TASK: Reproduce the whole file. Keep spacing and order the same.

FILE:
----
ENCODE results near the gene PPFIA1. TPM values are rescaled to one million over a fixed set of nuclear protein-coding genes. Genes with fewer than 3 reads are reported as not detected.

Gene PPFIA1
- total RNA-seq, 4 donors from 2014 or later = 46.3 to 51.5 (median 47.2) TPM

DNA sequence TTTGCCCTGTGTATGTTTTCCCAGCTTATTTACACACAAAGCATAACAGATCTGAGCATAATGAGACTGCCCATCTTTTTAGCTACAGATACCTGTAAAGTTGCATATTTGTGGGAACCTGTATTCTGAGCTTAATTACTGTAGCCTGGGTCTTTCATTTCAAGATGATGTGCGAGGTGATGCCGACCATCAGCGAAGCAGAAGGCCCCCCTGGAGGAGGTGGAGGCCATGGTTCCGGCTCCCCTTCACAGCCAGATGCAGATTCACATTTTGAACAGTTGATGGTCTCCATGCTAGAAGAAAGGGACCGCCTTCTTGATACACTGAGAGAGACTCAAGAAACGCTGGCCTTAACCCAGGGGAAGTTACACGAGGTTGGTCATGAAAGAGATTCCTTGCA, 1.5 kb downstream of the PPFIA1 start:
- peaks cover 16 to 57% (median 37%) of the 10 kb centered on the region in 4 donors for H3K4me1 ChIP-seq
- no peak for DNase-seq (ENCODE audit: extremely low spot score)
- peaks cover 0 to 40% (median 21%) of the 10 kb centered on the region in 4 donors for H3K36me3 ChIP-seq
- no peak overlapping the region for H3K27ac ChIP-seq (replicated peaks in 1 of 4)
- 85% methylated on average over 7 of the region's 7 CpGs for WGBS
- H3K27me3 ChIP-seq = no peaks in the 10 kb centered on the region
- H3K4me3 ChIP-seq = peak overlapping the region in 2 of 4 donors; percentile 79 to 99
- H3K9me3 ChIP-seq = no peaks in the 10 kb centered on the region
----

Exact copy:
ENCODE results near the gene PPFIA1. TPM values are rescaled to one million over a fixed set of nuclear protein-coding genes. Genes with fewer than 3 reads are reported as not detected.

Gene PPFIA1
- total RNA-seq, 4 donors from 2014 or later = 46.3 to 51.5 (median 47.2) TPM

DNA sequence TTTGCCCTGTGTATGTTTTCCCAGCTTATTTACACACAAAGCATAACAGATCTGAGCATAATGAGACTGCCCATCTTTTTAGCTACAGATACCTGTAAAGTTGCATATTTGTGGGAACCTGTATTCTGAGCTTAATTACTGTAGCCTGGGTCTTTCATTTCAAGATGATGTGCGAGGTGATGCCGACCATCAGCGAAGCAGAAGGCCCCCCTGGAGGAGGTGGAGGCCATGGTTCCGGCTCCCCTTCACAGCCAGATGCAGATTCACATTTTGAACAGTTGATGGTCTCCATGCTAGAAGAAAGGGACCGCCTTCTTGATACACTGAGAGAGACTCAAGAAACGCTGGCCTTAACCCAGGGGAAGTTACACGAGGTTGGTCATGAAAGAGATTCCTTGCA, 1.5 kb downstream of the PPFIA1 start:
- peaks cover 16 to 57% (median 37%) of the 10 kb centered on the region in 4 donors for H3K4me1 ChIP-seq
- no peak for DNase-seq (ENCODE audit: extremely low spot score)
- peaks cover 0 to 40% (median 21%) of the 10 kb centered on the region in 4 donors for H3K36me3 ChIP-seq
- no peak overlapping the region for H3K27ac ChIP-seq (replicated peaks in 1 of 4)
- 85% methylated on average over 7 of the region's 7 CpGs for WGBS
- H3K27me3 ChIP-seq = no peaks in the 10 kb centered on the region
- H3K4me3 ChIP-seq = peak overlapping the region in 2 of 4 donors; percentile 79 to 99
- H3K9me3 ChIP-seq = no peaks in the 10 kb centered on the region